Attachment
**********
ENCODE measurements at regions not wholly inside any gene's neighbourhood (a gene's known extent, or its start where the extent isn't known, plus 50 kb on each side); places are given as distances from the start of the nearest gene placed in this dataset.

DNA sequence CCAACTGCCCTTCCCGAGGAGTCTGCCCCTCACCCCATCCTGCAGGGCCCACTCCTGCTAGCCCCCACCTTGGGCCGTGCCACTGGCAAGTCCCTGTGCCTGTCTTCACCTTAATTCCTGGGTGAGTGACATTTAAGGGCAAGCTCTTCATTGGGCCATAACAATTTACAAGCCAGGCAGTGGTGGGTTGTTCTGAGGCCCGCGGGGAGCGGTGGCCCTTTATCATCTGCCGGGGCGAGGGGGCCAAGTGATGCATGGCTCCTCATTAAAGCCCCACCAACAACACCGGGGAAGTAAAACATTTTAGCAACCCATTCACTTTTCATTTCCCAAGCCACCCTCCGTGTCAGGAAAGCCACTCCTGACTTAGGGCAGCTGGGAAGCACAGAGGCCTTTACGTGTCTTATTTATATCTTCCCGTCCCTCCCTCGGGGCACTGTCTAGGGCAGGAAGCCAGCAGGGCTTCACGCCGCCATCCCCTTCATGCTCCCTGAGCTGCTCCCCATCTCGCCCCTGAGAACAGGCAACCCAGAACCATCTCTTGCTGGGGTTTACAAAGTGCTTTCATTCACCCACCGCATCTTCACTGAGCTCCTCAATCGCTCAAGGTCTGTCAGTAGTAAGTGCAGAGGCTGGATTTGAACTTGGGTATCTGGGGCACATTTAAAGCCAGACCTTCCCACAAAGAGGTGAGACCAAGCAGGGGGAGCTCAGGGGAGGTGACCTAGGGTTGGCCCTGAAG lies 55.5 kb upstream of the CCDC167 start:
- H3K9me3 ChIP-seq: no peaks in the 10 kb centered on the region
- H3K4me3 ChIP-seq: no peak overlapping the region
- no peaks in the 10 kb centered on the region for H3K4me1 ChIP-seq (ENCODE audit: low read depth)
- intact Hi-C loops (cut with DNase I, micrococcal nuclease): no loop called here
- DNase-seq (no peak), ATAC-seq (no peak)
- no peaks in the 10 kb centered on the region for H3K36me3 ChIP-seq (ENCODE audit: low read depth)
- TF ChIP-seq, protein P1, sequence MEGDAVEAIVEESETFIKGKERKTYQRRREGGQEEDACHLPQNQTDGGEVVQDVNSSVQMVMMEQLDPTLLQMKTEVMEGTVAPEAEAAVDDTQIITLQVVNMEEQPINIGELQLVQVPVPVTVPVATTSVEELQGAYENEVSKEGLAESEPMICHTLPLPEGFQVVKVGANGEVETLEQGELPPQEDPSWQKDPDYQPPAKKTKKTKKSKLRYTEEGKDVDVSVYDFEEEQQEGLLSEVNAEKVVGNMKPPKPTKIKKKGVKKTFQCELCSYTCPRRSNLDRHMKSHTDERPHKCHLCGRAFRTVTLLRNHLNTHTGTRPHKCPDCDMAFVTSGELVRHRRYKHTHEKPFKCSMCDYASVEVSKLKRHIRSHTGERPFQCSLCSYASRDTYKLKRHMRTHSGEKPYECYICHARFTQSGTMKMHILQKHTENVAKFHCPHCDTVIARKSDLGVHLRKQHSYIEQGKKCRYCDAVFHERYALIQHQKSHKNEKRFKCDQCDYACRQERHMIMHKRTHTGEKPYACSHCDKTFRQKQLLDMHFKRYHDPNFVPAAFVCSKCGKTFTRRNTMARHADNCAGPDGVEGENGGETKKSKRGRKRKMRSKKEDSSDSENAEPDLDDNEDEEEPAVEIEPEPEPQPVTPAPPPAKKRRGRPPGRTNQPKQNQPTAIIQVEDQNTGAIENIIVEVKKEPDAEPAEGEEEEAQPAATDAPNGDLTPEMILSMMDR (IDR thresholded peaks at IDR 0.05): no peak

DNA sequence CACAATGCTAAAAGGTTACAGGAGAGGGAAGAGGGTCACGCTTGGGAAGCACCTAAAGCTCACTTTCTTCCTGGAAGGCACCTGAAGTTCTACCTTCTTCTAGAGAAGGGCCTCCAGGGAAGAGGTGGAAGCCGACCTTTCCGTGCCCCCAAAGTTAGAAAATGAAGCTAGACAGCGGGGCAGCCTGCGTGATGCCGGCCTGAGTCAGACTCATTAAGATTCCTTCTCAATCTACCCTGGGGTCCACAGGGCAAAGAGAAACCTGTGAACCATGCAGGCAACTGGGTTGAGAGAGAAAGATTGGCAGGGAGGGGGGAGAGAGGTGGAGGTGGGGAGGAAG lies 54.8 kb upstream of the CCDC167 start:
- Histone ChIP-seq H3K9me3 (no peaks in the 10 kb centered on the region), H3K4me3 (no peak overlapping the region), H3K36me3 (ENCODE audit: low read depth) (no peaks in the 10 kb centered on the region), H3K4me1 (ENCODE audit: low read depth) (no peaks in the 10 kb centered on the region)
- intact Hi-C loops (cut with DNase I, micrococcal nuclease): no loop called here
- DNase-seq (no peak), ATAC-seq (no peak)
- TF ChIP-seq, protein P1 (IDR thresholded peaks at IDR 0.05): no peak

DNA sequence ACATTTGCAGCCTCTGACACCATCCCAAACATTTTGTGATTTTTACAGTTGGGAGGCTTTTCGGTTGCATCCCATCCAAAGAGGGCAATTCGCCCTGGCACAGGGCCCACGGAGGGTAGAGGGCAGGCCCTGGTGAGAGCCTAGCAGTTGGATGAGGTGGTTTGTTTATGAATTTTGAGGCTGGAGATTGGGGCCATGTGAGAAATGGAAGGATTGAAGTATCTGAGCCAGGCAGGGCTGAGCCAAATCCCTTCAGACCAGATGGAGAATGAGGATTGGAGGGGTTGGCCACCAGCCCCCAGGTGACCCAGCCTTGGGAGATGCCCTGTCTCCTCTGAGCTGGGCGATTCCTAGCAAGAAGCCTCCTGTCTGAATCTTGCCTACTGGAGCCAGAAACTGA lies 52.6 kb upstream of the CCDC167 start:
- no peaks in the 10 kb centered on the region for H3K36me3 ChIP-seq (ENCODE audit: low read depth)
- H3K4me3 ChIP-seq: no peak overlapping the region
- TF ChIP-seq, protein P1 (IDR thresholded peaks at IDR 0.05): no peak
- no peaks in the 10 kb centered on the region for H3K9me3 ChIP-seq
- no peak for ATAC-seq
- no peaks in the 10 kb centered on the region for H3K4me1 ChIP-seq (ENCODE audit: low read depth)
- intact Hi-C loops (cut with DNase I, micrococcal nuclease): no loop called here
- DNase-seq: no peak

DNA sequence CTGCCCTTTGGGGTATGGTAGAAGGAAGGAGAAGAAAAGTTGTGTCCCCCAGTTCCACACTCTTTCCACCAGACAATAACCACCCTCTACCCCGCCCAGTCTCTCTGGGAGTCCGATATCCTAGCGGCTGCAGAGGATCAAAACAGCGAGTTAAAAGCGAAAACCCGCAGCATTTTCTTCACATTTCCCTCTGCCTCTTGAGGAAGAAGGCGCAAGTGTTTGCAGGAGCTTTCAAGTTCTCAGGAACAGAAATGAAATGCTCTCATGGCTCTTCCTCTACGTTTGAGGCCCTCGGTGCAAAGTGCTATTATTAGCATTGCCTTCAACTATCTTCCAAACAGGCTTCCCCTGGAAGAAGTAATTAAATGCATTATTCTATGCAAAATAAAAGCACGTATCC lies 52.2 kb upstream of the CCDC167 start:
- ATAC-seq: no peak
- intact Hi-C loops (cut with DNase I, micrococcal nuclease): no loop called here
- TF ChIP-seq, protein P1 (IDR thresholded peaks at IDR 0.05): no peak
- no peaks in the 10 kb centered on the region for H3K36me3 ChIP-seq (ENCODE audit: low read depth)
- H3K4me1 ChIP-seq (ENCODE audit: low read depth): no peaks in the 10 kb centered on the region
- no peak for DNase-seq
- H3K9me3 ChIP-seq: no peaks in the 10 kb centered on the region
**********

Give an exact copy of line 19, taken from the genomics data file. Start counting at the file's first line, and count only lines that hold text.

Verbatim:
- no peaks in the 10 kb centered on the region for H3K9me3 ChIP-seq